Encountering tears, tantrums and task refusal during mathematical problem solving from those students who otherwise might consider themselves the ‘bright mathematicians’ of the class is not uncommon. Be prepared for this. Remind students that ‘practice makes (nearly) perfect’ and that maths problem solving does require resilience and a willingness to work through confusion and uncertainty. In the end, perseverance will win the day! Applying some of the lessons from Carol Dweck’s work on Growth Mindset’ can be really useful for fostering this approach in your students.

Following this article, we will explore open-ended problem solving and ‘rich’ tasks, including using these for alternative assessment in mathematics, and point teachers toward some resources they can use to plan, develop and implement these in their classrooms.


References

[1] McClure, L. (2013), ‘Problem Solving and the New Curriculum’, article on ‘N-Rich Mathematics’, URL:  http://nrich.maths.org/10367.  University of Cambridge : United Kingdom.

[2] The four underpinning ‘Mathematical Proficiencies’ in the Australian Curriculum (Mathematics) are, in order, ‘Understanding’, ‘Fluency’, ‘Problem-Solving’ and ‘Reasoning’. At AMSI Schools, we would argue that these four proficiencies articulate a sort of continuum of ‘thinking levels’, moving from lower to higher order, and with each step providing the prerequisite for the next. In some states (such as NSW), the skill of ‘Communicating Mathematically’ is added to this taxonomy of cross-mathematical proficiencies. It is important here to note firstly that the understanding of maths concepts and then fluency with those concepts are preconditions for students to begin to solve mathematical problems. Secondly, a learner will have trouble applying mathematical reasoning to new or unfamiliar areas of maths (ie, the understanding of why a maths concept, law or theorem works or makes sense) before she or he has developed the skill of unpacking, solving and resolving maths problems.

[3] Boaler, J. (2014), ‘Why Students in the US need Common Core Math’. YouTube clip – URL: https://www.youtube.com/watch?v=pOOW0hQgVPQ.  Accessed 07/09/15.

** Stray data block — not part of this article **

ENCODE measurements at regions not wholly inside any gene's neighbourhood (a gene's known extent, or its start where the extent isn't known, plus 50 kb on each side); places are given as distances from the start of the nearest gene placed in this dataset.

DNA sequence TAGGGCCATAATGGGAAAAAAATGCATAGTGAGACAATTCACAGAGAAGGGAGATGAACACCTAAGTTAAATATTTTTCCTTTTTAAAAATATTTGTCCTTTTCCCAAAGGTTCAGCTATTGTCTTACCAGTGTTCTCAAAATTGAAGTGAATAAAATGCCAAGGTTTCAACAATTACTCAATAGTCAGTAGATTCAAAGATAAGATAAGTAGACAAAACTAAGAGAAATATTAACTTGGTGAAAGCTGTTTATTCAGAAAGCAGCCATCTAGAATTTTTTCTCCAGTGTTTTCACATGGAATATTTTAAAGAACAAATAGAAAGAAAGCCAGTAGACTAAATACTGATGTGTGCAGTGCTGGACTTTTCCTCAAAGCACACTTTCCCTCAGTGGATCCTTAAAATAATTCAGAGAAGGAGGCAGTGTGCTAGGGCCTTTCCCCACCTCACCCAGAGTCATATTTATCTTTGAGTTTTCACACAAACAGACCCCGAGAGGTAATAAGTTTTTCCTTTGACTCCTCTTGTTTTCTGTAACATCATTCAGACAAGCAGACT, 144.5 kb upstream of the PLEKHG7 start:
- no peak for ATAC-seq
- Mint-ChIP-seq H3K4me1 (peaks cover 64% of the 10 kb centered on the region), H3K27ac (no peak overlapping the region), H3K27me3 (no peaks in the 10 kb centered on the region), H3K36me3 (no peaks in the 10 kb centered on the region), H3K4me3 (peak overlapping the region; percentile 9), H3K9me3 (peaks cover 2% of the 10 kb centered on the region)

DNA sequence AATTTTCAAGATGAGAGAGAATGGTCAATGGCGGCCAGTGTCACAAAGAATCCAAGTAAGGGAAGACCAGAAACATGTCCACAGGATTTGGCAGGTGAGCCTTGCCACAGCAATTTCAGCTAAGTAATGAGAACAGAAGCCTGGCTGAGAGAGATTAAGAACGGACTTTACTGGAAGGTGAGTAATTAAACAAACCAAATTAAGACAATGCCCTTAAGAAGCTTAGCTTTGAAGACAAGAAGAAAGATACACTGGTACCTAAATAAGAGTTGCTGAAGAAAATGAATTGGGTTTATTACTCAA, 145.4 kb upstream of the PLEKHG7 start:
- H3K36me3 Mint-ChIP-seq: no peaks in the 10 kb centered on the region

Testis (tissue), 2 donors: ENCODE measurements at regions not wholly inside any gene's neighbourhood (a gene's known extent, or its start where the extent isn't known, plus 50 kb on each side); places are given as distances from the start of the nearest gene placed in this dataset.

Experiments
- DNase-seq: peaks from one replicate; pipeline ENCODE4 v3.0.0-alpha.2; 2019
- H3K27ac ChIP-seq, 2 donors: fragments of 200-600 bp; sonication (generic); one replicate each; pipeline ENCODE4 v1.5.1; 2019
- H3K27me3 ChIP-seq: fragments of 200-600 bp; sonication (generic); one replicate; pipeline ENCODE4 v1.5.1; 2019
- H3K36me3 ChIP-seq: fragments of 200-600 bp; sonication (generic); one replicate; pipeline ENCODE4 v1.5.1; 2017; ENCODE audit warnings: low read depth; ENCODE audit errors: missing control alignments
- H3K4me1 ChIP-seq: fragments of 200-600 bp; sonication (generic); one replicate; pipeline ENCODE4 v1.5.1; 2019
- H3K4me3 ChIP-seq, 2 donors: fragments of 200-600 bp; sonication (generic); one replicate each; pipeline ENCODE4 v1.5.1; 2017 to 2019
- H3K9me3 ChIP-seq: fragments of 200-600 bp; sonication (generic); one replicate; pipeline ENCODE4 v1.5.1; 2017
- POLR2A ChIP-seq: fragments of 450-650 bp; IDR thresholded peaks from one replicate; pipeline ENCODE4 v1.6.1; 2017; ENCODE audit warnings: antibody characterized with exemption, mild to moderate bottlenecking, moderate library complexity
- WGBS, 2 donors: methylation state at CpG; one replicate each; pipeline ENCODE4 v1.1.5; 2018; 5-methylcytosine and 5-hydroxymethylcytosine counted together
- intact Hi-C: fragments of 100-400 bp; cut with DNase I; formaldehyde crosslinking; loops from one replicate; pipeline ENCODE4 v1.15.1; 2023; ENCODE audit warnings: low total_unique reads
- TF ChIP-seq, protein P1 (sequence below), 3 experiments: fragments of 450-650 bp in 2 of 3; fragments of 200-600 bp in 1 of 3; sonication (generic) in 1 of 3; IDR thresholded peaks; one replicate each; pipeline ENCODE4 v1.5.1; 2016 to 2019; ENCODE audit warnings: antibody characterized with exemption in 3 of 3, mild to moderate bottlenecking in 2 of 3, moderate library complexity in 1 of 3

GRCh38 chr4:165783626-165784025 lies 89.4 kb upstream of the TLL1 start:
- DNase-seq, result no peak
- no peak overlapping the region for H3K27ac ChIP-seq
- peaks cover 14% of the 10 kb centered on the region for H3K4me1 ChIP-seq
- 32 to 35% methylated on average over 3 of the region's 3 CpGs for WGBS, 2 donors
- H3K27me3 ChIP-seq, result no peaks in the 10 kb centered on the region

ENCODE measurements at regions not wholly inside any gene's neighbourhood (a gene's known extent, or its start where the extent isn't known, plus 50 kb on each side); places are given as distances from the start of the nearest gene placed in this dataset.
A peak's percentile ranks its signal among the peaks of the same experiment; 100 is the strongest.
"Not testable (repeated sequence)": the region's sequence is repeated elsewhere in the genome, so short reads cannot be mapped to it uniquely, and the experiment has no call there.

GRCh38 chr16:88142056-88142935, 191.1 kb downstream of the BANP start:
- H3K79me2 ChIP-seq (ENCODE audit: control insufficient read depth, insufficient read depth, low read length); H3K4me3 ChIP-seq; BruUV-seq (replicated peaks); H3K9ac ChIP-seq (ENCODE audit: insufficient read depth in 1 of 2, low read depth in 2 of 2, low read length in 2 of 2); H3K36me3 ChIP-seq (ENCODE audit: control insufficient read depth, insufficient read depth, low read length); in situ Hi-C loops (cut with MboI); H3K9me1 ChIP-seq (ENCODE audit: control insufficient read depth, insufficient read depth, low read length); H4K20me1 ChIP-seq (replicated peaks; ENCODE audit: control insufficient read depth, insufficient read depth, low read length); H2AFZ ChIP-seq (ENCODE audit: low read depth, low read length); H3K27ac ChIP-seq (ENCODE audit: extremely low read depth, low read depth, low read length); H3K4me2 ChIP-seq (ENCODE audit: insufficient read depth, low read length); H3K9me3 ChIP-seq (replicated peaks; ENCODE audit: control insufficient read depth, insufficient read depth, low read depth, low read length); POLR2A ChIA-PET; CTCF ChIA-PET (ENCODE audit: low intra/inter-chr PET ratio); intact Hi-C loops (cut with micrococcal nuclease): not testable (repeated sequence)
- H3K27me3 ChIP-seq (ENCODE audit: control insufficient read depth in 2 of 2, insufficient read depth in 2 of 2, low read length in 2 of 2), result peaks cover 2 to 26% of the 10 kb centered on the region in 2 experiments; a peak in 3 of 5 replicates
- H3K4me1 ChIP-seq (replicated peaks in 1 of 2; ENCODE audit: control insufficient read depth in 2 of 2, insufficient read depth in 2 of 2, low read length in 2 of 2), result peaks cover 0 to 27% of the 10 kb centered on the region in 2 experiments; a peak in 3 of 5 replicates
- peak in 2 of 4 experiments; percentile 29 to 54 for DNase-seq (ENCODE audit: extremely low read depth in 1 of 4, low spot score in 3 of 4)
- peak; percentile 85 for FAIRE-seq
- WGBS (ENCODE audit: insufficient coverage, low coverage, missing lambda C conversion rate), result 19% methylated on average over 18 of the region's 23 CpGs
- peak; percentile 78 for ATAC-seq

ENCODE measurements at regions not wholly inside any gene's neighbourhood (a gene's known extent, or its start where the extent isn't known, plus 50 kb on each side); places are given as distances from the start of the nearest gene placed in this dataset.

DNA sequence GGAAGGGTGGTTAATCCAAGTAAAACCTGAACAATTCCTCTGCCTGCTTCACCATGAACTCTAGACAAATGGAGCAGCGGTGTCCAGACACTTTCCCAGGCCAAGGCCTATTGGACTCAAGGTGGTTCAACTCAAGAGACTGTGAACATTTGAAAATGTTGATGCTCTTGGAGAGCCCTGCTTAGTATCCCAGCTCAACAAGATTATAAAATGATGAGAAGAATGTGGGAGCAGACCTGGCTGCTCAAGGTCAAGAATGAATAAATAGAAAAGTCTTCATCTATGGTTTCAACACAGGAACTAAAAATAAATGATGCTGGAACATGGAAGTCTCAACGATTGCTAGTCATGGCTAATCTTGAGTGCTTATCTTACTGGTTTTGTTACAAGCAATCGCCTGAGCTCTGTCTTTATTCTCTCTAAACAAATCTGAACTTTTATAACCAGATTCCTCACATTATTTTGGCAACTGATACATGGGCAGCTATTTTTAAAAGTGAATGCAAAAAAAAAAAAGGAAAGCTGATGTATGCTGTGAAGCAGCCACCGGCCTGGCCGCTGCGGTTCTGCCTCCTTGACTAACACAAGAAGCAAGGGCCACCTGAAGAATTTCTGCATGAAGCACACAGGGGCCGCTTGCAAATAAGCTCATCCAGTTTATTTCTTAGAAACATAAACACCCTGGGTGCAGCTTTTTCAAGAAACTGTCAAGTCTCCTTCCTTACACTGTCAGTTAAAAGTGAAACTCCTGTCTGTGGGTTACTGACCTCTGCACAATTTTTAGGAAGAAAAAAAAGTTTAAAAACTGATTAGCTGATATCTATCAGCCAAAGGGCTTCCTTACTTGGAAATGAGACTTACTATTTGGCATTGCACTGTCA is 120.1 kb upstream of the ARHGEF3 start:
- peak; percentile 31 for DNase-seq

[4] Many pure mathematicians, such as G.H. Hardy, will disagree here. In his ‘Apology’, Hardy argued that because science can be used for evil as well as good ends, the ‘remoteness’ of pure (theoretical) mathematics from ‘ordinary human activities’ (ie, applications and real-world problems and applications) justifies it’s value alone as a ‘gentle and clean science’. Hardy viewed applied mathematics as an inferior and at times contemptible pursuit – see Hardy, G.H (1940), ‘A Mathematician’s Apology’, Cambridge : Cambridge University Press.

[5] Garrett, M. (2015), ‘When is a beer not a beer? An Interstate ODDyssey’. Paper presented to the 2015 Annual Conference of the NSW Mathematics Association. URL: http://calculate.org.au/2015/10/12/when-is-a-beer-not-a-beer-and-what-is-has-to-do-with-mathematics-education-in-australia/ . Australian Mathematical Sciences Institute : Melbourne University, Australia.

[6] New Zealand Maths (2010), ‘Why Teach Problem-Solving?’ Online article, from ‘NZMaths’ website, URL: http://nzmaths.co.nz/why-teach-problem-solving, accessed 18/03/2016. New Zealand Ministry of Education : Wellington, New Zealand.

[7] NSW Department of Education & Communities (2011), ‘Newman’s Prompts: Finding out why students make mistakes’. Online article, NSW DEC Curriculum Support Directorate. URL: http://www.curriculumsupport.education.nsw.gov.au/primary/mathematics/numeracy/newman/index.htm. Accessed 18/03/16. NSW Department of Education & Communities : Sydney, Australia.

[8]  Motter, A. (Date uncertain), ‘George Polya’. Online article, in ‘math.wichita.edu’. URL: http://www.math.wichita.edu/history/men/polya.html. Accessed 10/04/16. Wichita State University : Kansas, United States.

[9] NSW Department of Education & Communities (2011), ‘Newman’s Prompts: Finding out why students make mistakes’. Online article, NSW DEC Curriculum Support Directorate. URL:  http://www.curriculumsupport.education.nsw.gov.au/primary/mathematics/numeracy/newman/.  Accessed 18/03/2016.

[10] Mason, J., Burton, L. and Stacey, K. (1985), ‘Thinking Mathematically’. Pearson Education : Essex, United Kingdom.